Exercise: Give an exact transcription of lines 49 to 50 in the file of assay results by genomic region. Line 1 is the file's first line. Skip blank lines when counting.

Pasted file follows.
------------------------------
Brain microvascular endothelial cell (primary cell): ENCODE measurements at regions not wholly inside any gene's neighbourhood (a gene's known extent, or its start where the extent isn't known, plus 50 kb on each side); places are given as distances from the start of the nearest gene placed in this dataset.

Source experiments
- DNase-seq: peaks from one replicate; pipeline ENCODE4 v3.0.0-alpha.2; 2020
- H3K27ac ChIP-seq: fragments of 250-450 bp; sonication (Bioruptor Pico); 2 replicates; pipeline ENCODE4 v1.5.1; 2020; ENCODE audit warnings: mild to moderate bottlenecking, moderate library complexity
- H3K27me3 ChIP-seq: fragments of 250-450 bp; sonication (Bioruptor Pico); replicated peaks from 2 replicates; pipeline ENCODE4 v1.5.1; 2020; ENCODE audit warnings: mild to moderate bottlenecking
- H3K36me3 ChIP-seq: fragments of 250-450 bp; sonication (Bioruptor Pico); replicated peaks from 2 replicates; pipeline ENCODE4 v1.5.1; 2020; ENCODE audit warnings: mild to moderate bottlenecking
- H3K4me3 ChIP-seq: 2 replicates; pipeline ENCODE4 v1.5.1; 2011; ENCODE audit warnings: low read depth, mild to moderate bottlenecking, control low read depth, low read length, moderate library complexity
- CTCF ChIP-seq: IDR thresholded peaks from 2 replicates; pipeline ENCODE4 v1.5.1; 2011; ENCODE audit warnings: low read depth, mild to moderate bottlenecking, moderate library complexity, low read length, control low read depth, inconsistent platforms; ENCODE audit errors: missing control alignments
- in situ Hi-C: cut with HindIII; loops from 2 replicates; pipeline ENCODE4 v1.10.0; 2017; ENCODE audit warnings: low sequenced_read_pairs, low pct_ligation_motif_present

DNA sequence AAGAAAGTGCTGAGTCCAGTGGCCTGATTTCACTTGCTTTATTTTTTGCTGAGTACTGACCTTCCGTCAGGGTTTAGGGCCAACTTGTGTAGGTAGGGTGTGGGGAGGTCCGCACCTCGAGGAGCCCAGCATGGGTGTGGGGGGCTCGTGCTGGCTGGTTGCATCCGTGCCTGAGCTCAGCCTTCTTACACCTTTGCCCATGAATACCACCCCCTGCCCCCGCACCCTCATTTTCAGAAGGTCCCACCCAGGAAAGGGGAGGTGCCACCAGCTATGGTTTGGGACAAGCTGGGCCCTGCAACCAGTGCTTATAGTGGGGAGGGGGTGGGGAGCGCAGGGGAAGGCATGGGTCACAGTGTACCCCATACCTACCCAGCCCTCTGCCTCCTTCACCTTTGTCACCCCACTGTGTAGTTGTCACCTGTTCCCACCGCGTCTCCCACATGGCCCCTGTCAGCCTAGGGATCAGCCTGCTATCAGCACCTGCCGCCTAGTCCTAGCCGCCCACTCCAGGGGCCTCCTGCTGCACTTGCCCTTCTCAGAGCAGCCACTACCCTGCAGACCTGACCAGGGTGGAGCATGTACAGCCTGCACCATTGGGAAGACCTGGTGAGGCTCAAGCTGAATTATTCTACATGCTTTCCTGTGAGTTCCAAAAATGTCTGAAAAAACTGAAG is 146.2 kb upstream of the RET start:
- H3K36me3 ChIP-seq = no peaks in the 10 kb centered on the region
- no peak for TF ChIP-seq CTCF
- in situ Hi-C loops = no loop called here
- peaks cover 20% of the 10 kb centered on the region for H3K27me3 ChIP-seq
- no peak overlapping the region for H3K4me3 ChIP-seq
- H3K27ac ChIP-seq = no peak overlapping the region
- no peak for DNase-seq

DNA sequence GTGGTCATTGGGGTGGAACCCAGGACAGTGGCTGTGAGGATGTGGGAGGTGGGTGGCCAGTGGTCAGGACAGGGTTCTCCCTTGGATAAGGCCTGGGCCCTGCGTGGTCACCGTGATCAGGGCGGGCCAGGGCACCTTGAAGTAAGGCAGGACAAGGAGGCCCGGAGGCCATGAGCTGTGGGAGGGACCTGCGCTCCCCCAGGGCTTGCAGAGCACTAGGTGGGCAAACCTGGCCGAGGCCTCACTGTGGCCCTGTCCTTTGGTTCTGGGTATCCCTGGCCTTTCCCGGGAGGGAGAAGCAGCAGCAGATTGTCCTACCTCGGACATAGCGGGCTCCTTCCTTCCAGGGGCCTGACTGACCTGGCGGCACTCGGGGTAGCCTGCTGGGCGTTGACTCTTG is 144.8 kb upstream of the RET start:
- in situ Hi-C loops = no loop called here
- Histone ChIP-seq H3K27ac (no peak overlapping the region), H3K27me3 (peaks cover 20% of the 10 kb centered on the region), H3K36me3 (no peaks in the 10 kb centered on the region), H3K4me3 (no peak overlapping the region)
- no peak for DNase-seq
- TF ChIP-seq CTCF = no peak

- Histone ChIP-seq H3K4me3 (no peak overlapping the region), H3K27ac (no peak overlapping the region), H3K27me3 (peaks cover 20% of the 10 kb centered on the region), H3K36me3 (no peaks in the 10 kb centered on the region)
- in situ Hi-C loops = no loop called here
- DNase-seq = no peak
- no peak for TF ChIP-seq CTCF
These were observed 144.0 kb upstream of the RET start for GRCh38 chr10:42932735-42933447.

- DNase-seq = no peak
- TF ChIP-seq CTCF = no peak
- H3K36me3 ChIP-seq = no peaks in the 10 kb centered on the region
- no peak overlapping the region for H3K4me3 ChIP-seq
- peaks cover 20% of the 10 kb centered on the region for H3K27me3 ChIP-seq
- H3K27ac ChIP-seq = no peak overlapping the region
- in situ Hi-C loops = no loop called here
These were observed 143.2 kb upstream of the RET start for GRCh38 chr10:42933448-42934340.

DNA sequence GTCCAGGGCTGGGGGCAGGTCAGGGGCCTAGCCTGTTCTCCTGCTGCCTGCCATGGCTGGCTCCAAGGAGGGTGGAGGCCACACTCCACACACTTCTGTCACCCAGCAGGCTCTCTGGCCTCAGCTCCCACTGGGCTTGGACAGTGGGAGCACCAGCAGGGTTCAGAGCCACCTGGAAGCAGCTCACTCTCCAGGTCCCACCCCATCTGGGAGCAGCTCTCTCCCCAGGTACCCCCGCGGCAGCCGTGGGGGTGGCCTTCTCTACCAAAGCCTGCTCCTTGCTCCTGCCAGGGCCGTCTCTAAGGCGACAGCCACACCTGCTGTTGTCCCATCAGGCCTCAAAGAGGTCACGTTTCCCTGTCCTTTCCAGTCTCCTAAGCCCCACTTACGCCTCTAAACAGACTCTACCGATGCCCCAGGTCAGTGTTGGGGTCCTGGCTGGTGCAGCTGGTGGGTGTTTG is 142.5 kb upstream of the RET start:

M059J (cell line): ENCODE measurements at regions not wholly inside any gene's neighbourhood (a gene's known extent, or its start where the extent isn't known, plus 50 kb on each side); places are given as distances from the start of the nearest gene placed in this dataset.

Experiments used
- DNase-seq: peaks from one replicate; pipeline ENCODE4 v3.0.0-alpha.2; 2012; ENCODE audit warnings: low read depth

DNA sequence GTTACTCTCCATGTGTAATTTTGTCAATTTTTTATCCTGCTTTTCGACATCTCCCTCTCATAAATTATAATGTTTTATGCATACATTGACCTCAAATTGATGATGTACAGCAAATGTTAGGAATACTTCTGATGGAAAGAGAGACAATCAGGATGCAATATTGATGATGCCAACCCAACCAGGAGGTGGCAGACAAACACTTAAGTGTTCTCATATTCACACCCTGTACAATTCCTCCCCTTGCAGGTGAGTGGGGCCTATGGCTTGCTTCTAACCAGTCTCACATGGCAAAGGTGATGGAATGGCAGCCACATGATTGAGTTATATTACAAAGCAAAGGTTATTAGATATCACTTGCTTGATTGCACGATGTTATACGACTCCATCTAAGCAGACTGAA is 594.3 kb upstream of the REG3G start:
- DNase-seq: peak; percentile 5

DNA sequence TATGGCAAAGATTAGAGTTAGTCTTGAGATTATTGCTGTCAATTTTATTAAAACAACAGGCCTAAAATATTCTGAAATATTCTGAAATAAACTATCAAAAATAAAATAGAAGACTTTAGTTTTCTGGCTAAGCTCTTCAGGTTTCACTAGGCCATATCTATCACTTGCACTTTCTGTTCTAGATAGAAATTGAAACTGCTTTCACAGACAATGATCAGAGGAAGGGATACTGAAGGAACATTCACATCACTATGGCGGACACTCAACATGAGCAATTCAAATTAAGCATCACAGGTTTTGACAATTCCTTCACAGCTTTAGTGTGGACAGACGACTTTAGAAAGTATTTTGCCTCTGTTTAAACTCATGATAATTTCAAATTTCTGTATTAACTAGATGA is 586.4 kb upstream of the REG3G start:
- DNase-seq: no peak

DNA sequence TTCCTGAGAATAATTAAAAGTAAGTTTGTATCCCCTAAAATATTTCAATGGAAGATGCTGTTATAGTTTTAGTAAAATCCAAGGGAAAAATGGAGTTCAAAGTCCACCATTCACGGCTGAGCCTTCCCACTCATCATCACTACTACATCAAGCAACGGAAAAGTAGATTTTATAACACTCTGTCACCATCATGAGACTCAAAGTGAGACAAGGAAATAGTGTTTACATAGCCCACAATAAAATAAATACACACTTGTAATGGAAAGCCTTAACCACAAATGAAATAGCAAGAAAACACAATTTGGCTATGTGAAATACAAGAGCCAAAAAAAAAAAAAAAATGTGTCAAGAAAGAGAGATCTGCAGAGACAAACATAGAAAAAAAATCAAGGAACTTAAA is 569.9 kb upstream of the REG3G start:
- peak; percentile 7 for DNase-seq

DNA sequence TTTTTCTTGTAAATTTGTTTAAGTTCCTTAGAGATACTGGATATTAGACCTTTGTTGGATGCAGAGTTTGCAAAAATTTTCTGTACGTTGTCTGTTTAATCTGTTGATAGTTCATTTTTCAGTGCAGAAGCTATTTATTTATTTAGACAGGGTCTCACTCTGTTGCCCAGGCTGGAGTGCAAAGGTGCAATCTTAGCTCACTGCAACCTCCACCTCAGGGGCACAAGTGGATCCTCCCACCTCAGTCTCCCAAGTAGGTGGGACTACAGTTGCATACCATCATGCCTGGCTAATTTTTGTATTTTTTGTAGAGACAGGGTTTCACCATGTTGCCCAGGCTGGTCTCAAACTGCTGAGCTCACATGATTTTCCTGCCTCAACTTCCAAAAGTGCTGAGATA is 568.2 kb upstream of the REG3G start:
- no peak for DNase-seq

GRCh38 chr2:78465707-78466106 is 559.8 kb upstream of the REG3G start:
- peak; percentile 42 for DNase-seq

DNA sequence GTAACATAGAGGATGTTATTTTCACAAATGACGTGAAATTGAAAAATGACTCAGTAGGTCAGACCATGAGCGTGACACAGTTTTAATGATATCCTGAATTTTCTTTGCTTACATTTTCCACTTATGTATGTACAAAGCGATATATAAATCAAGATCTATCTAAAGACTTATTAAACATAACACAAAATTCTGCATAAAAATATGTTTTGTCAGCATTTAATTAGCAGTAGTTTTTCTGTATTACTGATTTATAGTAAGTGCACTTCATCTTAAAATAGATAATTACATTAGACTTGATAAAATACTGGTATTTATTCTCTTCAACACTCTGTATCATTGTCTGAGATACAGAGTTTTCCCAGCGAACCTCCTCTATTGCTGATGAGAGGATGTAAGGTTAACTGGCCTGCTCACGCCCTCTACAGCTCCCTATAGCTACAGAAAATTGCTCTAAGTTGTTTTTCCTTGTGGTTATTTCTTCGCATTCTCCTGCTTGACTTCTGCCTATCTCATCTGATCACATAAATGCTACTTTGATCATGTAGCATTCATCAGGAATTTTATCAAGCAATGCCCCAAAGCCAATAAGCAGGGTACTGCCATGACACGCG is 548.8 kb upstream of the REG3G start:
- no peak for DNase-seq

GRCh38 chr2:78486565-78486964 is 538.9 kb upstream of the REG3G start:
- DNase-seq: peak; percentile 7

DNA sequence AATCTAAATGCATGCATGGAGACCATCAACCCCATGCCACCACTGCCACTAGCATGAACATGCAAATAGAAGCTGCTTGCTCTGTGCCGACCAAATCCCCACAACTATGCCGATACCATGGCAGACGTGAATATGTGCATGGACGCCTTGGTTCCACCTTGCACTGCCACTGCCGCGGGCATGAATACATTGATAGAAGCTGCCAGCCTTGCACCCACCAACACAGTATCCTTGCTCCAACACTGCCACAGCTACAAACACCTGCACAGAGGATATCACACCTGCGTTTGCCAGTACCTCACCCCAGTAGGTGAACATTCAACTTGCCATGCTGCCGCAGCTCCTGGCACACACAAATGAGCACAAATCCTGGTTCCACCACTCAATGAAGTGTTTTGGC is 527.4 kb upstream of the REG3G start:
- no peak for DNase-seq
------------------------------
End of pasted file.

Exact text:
- peak; percentile 42 for DNase-seq

DNA sequence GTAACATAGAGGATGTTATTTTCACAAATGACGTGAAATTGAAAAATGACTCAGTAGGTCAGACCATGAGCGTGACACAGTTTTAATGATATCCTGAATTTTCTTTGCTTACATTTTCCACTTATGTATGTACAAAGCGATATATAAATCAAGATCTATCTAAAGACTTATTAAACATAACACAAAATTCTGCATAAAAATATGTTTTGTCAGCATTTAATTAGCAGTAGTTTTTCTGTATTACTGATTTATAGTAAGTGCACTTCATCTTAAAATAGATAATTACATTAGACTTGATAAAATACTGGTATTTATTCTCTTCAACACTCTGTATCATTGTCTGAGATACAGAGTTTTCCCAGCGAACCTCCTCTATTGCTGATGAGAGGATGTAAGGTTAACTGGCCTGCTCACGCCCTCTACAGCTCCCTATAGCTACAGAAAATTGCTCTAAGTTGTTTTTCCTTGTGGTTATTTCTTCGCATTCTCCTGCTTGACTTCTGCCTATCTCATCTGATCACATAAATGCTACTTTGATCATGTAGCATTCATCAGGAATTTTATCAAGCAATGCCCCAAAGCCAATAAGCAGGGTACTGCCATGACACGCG is 548.8 kb upstream of the REG3G start: